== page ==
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C/C++ Pointer-Arithmetics

February 17th, 2009 Leave a comment Go to comments

I recently found this when looking up how C/C++ organizes memory when allocating arrays, specifically multi-dimensional arrays.

You can access the array

#define X 5
#define Y 10
int data[X][Y];

either using

data[x][y]

or

*(*(data + x) + y)

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  1. stefan
    February 17th, 2009 at 16:37 | #1

    won’t this raise a compiler warning? I think I remember something about this…

  2. stefan
    February 17th, 2009 at 16:43 | #2

    @stefan
    warning just if it’s an array of char (string) in C…so just forget ;)

  3. February 17th, 2009 at 21:31 | #3

    :)

  4. robert
    February 18th, 2009 at 08:22 | #4

    Unfortunately this isn’t correct hundred percently.

    If you program C and define an N-dimensional !static! array, an one dimensional array will be used instead.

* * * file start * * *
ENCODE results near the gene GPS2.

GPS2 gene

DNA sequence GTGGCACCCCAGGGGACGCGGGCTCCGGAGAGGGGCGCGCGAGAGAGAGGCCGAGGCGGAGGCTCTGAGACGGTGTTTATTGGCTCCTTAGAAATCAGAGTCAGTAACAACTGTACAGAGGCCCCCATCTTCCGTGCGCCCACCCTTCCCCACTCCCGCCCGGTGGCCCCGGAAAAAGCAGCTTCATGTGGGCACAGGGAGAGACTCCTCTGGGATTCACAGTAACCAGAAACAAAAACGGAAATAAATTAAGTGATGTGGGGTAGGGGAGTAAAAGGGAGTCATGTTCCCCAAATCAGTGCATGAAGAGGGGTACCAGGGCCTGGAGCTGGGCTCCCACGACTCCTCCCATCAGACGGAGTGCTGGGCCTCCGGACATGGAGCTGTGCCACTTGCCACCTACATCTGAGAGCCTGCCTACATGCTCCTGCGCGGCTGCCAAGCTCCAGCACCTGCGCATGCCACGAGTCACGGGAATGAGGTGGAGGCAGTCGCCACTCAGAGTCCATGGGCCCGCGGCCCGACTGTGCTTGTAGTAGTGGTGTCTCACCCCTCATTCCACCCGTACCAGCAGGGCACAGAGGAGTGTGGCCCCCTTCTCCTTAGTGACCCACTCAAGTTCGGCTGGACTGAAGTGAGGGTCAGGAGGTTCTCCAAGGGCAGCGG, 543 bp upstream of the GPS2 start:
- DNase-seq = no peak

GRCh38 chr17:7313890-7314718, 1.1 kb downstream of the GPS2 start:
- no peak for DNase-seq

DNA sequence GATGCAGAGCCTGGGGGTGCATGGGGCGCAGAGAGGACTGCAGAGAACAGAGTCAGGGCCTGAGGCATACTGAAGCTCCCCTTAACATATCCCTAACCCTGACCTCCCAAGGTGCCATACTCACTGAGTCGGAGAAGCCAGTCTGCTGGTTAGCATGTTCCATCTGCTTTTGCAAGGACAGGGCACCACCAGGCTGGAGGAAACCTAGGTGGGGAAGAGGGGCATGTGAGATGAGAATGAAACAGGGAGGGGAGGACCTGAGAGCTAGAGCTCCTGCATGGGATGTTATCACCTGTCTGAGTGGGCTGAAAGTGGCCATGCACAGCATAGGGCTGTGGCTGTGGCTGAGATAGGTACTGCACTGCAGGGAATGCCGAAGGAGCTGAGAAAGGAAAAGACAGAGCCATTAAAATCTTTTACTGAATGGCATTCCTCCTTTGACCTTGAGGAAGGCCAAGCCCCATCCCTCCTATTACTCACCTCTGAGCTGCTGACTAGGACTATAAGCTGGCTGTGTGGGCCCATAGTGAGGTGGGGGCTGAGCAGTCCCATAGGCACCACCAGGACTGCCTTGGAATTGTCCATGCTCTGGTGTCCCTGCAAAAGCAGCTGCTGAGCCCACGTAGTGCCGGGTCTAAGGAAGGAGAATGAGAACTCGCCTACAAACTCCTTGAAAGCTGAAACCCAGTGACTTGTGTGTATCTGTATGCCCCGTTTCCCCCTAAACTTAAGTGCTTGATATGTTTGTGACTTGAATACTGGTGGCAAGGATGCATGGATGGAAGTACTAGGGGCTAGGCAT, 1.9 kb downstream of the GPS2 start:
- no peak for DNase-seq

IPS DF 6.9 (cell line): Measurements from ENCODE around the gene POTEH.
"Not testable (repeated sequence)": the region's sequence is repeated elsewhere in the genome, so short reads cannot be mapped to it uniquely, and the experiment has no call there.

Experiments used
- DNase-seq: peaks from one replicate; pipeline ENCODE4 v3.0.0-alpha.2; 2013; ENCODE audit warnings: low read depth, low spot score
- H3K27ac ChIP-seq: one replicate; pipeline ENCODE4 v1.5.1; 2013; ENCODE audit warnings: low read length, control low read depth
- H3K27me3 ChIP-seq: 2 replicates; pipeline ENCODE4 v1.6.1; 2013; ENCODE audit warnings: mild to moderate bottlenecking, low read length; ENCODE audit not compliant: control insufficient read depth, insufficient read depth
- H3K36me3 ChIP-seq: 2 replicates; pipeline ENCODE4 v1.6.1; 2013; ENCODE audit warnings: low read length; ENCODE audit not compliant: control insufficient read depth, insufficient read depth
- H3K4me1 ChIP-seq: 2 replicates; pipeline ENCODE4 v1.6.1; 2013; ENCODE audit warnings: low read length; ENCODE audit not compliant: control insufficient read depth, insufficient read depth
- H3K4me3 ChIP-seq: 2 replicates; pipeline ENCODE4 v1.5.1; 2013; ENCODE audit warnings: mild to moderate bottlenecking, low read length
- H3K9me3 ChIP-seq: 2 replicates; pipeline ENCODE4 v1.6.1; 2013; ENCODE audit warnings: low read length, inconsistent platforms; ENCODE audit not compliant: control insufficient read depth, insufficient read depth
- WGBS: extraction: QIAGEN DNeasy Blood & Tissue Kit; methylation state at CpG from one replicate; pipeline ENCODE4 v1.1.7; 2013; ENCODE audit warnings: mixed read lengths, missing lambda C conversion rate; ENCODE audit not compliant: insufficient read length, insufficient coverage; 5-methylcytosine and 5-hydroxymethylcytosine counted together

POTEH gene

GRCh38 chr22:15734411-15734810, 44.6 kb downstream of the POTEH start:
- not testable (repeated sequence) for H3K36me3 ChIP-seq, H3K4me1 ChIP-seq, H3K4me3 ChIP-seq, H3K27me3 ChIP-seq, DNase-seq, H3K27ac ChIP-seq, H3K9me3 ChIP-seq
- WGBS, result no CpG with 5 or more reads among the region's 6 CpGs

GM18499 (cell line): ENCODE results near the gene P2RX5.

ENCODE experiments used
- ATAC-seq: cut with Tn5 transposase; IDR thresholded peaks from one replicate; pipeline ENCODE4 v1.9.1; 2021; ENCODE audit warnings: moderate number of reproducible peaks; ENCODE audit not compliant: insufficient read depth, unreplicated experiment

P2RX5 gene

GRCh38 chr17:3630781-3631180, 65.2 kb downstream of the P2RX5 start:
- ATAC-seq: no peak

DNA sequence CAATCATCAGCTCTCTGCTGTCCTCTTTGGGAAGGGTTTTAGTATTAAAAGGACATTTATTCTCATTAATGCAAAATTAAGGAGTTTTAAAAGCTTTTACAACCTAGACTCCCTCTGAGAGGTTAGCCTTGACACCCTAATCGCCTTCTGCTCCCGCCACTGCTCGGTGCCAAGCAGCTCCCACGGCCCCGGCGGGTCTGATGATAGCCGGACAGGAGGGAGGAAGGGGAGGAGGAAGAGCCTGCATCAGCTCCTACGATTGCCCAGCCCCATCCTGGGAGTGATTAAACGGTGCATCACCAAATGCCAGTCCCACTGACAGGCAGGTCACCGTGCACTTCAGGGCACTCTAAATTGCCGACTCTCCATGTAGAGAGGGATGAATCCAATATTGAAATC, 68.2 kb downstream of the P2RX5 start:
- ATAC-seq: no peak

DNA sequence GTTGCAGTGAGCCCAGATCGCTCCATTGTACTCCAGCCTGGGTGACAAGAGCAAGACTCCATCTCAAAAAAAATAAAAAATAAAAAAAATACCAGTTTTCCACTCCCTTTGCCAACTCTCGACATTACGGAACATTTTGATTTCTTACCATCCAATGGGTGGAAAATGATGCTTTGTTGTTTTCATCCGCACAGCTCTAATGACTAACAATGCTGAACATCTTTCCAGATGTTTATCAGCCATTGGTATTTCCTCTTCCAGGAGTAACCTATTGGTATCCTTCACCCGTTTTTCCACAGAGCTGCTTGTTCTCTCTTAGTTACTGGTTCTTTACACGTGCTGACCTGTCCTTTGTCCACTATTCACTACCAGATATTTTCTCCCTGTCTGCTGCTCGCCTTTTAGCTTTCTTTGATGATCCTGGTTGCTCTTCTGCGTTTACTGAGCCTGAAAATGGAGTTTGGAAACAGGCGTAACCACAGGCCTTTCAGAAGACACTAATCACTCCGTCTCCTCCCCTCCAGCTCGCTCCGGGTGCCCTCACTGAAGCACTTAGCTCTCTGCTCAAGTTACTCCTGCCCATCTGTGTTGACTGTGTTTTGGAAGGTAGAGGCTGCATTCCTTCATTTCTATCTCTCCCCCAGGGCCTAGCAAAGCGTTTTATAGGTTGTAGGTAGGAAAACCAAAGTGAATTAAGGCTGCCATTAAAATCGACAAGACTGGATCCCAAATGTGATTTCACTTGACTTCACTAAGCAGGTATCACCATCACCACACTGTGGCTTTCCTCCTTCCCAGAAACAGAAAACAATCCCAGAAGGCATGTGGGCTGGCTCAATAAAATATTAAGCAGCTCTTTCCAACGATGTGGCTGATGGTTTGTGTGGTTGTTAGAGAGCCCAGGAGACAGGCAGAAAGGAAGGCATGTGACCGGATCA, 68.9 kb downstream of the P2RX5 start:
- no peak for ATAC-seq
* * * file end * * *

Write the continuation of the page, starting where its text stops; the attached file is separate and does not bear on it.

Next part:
What I’d say is that if you want to use an N-dimensional access to an array of values, you have to allocate the data in this way:


    // a will be 2-dimensional 20x10
    double** a=(double**)malloc(20*sizeof(double*));
    for (i=0;i<20;i++)
    a[i]=(double*)malloc(10*sizeof(double));

    Then you can access a in the 2-dim way a[i][j] instead of computing the index of your own a[i*10+j]. This on the other hand won’t work any more.

    If you’d define the array statically without a malloc, you can use both
    a[i][j] as well as a[i*10+j], since it’s an one dimensional field internaly

  5. February 18th, 2009 at 10:27 | #5

    @robert
    right he is, i think

  6. robert
    February 18th, 2009 at 10:44 | #6

    @Willi
    him or me?

  7. February 18th, 2009 at 10:45 | #7

    robert :

    @Willi
    him or me?

    Right YOU are – robert alias “java the hood”

  8. February 18th, 2009 at 12:54 | #8

    I think both infos are disjunct. Robert’s view is just a third way to do it.

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